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Scientists Develop Eggs That Don’t Boost Human Cholesterol Levels

May 2, 1988

LAS VEGAS, Nev. (AP) _ Eggs laid by hens that were fed fish oil reduced blood pressure and blood fats in a small group of people and, unlike regular eggs, didn’t raise their cholesterol levels, a scientist said Monday.

The eggs used in the study smelled and tasted like fish, but that could probably be avoided by feeding hens deodorized fish oil, Suk Y. Oh, an associate professor of nutrition at the University of Utah, said during the annual meeting of the Federation of American Societies for Experimental Biology.

If Oh’s preliminary findings are confirmed in a larger study, ″consumption of such eggs will not increase the risk of developing coronary heart disease″ no matter how many are consumed, he said.

Oh said fish oil-enriched eggs could join existing low-cholesterol egg substitutes in markets by summer 1989, but because of the price of fish oil, the eggs would probably cost about 40 percent more than regular eggs.

″It sounds really wonderful″ because U.S. egg consumption dropped in recent years due to public concern over cholesterol in eggs, said Pam Peterson, nutrition manager for the Egg Nutrition Center operated by the United Egg Producers and American Egg Board.

Oh’s development of the eggs drew cautious praise from the American Heart Association, which recommends people eat no more than 300 milligrams of cholesterol daily because high levels of the fat-like substance in blood are linked to increased risk of hardening of the arteries, heart attacks and strokes.

A regular egg averages 274 milligrams of cholesterol, so ″the egg has taken, pardon the pun, a ... beating″ from heart specialists, despite their high nutritional value, said association spokesman Howard Lewis.

Oh’s study, funded by a fish oil manufacturer, ″is the type of research that is needed to find out how foods can be altered to make diets more healthful,″ Lewis said by telephone from Dallas. ″It’s a step forward.″

Oh agreed with Lewis that before the health benefits of the fish oil- enriched eggs are established, Oh’s study of 12 people who ate the eggs must be repeated in a larger group of people whose diets are otherwise identical.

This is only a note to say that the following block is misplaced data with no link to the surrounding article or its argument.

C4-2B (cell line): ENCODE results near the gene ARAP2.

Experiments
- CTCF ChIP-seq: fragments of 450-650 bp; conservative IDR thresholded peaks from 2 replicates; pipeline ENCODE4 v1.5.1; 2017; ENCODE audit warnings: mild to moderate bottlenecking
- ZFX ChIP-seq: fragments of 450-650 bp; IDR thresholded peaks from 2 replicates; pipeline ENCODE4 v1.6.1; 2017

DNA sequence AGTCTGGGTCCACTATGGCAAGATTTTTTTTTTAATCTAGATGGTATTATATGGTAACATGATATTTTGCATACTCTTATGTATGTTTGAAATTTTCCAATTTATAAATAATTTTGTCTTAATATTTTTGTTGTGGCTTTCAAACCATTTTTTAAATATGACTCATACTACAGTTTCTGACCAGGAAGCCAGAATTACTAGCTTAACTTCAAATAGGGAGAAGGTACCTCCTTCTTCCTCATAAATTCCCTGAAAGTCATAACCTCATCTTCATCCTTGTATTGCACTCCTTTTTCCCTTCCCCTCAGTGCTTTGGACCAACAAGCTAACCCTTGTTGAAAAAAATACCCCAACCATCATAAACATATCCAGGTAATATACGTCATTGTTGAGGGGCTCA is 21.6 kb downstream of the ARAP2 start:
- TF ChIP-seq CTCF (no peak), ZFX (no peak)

Oh and scientists Theresa Hsieh, Jehong Ryue and Dean Bell fed hens for eight weeks with wheat-soy chicken feed enriched with fish oil containing omega-3 fatty acids. Previous studies suggest people who consume cold-water fish, which contain omega-3 fatty acids, enjoy a lower risk of heart attack and stroke.

In Oh’s study, 12 healthy people with normal blood levels of cholesterol and triglycerides - fatty substances which also contribute to heart disease - were divided into two groups. Each person ate four eggs daily for eight weeks.

The first group ate fish oil-enriched eggs for the first four weeks, which significantly reduced their blood pressure and kept blood cholesterol virtually unchanged. When they switched to regular eggs for the last four weeks, their cholesterol levels increased 5 percent to 10 percent, their blood pressure rose to normal and their triglyceride levels rose significantly.

The second group started on regular eggs, which boosted their blood cholesterol significantly. When they switched to fishy eggs, their cholesterol levels dropped to normal and their blood pressure and triglyceride levels fell significantly.

The fishy eggs contain only 10 percent less cholesterol than regular eggs. Oh said he believes the fishy eggs prevented higher blood cholesterol levels because omega-3 fatty acids in fish oil replaced 15 percent of other fatty acids in the eggs. Those fatty acids spur formation of cholesterol in the bloodstream, he said.

Peterson said Oh’s findings support the egg producers’ viewpoint that blood cholesterol levels are affected more by consumption of saturated fat than by cholesterol intake.

″Often blood cholesterol and dietary cholesterol are not differentiated,″ she said. ″There’s no doubt blood cholesterol is an important risk factor for heart disease. But the link from dietary cholesterol to blood cholesterol levels is not consistent. The body’s response to dietary cholesterol is very individual.″

Egg producers are sponsoring studies of whether altering henhouse lighting and heating can change egg cholesterol concentrations, Peterson said. Lewis said scientists also are developing meats with reduced levels of harmful saturated fats.

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